Edward O'Neil

Are You Gonna Bark All Day, Little Doggy, Or Are You Gonna Bite?

In 1992, director Quentin Tarantino and producer Lawrence Bender created a film that would launch their careers into Hollywood history. "Reservoir Dogs" is the story of a jewelry heist that goes south and how a crew of classy crooks must find a rat in their midst before the police finish them off. The movie is filled with blood, but behind the façade of its violence lies a classic tale - the story of a tragic hero.

The protagonist of "Reservoir Dogs" is Mr. White. Mr. White is a codename given to Lawrence Dimmick, a veteran crook who has lived a life of crime. Mr. White’s persona is symbolically connected to his color. In the East, White is a color for death. This relates to Mr. White, who kills the most people on-screen. White is also often associated with hospitals, especially doctors, nurses, and dentists. This relates to the caretaker role he plays for Mr. Orange. Angels are also typically depicted as wearing white. For Mr. Orange, Mr. White in many ways becomes a guardian angel.

Perhaps his criminal perspective twists his persona and nulls his heroism, yet Mr. White meets the archetype of a tragic hero because according to the moral code by which he abides, his intent is righteous. The proof that Mr. White is a tragic hero is most obvious when compared to the classical definition of what a tragic hero is.

Mr. White shows elements of nobility and hubris. To sympathize with the reasons for Mr. White’s actions, one has to realize that there is a rift between his perception of the world and that of the average person. His perspective comes from a life of crime. He regards the police as little better than vermin. This is shown in Mr. White and Mr. Pink’s bathroom conversation. Mr. Pink asks if Mr. White killed anybody, and Mr. White responds just cops. Before the heist, Mr. White was a veteran robber and at least a little respected in the criminal underworld. His nobility is apparent in the way Mr. White and Joe Cabot act around each other before the heist. During Mr. Orange’s origin story, Mr. Orange describes Mr. White and Joe Cabot as being close “friends.” He also says that unlike the others, Mr. White isn’t one of Joe’s soldiers, he’s definitely from out-of-town. Among the crooks, Mr. White is definitely in a higher class than the others.

In the very first scene, Mr. White shows traits of hubris. In the diner scene, Mr. White takes Joe’s book away and scolds Joe like a child. Joe is Mr. White’s boss, yet Mr. White treats him like a kid. When jokingly threatened by Mr. Blonde (“Hey Joe, you want me to shoot this guy?”) Mr. White laughs him off, “If you shoot me in a dream, you’d better wake up and apologize.” These both show certain amounts of Mr. White’s arrogance. However, this kind of hubris is only a hint to the full extent of hubris that Mr. White later shows.

Mr. White displays more hubris in his defense of Mr. Orange. When Mr. Pink first suggests that Mr. Orange is the rat, Mr. White immediately dismisses it saying, “That kid is dying from a fucking bullet I saw him take, so don’t you be calling him a rat.” Mr. White considers his instinct to be better than Mr. Pink’s reason.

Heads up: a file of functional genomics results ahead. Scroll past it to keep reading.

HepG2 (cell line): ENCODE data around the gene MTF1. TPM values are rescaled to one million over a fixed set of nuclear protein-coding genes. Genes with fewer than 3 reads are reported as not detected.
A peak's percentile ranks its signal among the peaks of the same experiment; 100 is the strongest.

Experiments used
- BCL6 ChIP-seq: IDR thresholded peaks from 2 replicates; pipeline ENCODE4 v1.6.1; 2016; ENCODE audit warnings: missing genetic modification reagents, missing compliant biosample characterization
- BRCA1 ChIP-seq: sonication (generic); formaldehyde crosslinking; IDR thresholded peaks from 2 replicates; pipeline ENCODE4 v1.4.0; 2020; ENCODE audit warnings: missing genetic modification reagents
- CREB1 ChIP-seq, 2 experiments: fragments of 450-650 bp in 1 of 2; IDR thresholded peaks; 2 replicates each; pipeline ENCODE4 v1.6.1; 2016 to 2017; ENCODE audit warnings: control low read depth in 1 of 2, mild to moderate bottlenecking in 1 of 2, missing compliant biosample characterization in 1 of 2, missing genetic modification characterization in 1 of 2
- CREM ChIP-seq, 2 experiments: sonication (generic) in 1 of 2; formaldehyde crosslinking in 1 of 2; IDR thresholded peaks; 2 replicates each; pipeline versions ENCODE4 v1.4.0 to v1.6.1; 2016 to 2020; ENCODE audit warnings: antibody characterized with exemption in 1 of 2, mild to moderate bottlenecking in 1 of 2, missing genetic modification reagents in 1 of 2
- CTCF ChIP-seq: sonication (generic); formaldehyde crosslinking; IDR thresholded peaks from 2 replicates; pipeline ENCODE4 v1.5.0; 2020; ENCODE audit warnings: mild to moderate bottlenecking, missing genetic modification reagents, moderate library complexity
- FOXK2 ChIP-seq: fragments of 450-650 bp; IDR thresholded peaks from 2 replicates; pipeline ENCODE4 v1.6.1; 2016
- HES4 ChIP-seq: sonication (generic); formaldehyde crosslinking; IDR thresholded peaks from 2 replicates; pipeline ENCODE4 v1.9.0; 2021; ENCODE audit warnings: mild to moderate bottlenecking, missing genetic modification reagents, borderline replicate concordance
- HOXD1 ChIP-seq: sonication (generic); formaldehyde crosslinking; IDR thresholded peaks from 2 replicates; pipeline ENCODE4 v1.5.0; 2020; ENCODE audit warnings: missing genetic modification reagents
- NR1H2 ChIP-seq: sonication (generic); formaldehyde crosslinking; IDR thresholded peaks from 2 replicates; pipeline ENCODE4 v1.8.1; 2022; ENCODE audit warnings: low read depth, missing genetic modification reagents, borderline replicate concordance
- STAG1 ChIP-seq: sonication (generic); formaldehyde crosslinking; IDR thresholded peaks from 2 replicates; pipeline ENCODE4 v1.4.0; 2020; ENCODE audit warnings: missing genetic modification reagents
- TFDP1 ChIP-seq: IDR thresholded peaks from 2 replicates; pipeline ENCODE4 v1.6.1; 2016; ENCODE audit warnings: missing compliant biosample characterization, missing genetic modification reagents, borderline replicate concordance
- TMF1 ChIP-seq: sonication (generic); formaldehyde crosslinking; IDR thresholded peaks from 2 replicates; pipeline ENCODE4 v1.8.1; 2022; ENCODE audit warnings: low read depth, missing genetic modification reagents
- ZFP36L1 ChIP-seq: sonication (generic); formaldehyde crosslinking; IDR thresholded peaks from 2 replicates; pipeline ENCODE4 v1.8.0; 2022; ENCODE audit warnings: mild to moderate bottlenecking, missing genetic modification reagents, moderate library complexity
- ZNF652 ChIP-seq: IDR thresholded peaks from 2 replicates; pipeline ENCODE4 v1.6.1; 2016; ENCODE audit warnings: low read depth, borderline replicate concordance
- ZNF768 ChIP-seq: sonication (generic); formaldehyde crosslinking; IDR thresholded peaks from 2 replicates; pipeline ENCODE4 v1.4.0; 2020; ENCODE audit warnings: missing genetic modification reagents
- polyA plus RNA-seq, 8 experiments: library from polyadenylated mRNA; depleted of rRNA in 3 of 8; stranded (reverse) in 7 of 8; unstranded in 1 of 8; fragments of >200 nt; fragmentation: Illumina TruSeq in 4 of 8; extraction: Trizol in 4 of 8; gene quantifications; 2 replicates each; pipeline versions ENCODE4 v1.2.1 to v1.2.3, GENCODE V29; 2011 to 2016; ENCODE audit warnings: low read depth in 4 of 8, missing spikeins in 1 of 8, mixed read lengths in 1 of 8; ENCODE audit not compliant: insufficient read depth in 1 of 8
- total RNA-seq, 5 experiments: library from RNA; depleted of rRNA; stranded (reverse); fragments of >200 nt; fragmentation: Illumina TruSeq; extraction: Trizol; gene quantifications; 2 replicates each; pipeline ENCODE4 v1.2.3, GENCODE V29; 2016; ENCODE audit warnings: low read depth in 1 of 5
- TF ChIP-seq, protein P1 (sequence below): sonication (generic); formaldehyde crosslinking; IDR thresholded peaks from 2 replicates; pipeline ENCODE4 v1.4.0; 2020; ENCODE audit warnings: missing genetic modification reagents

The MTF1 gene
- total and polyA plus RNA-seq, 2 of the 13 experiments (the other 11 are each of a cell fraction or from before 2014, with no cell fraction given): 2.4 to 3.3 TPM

Mr. White displays the element of a tragic mistake (or hammartia).

Hammartia is the mistake that begins the tragic hero’s transformation from a hero to a tragic hero. It is where the hero’s fall begins. Mr. White’s tragic mistake is his zealous protection of Mr. Orange. He protects Mr. Orange because in his pile of blood and with his whimpering voice, Mr. Orange appears to be a victim. In the end he sacrifices everything for Mr. Orange, who is really the rat who betrays all the crooks.

The most tragic mistake of Mr. White is when Mr. White makes a grave error in judgment  in the final confrontation with Joe Cabot and Nice Guy Eddie. At the beginning of the story, Mr. White and Joe were good friends and Mr. White probably would never consider killing him. However, under a false ideal, he shoots Joe and his son. This is where Mr. White’s greatest mistake lies. He makes a call, which costs him his friends’ lives in exchange for the life of a person who betrays him and turns him into the cops. Mr. White’s intentions were righteous. He was trying to protect a person he thought was innocent from people who would kill him. However, Mr. White ended up killing the two people who were on his side.

Mr. White displays the crucial element of catharsis. Catharsis is probably the most important separation between the tragic hero and the tragic character. Catharsis is a two-part element. It is for the audience a sense of emotional release. It is at this point in the story when we feel the most sympathy for the protagonist. It is also, for the tragic hero, the moment when he realizes that he must somehow atone for his sins.  In "Reservoir Dogs," the moment of catharsis is after the death of Nice Guy Eddie and his father, when Mr. White discovers the truth behind Mr. Orange. Upon this realization, Mr. White decides that there must be atonement for his vices. So, in a final act of retribution, he sacrifices his life and kills Mr. Orange. He shows defiance to the law one last time, and in this way he is heroic.

Mr. White is a tragic hero not only because of his righteous intent but also because he shows a sense of duty at the end. Mr. White is a character that proves that even though one may strive to be righteous, one will fall if guided by passion and not logic.





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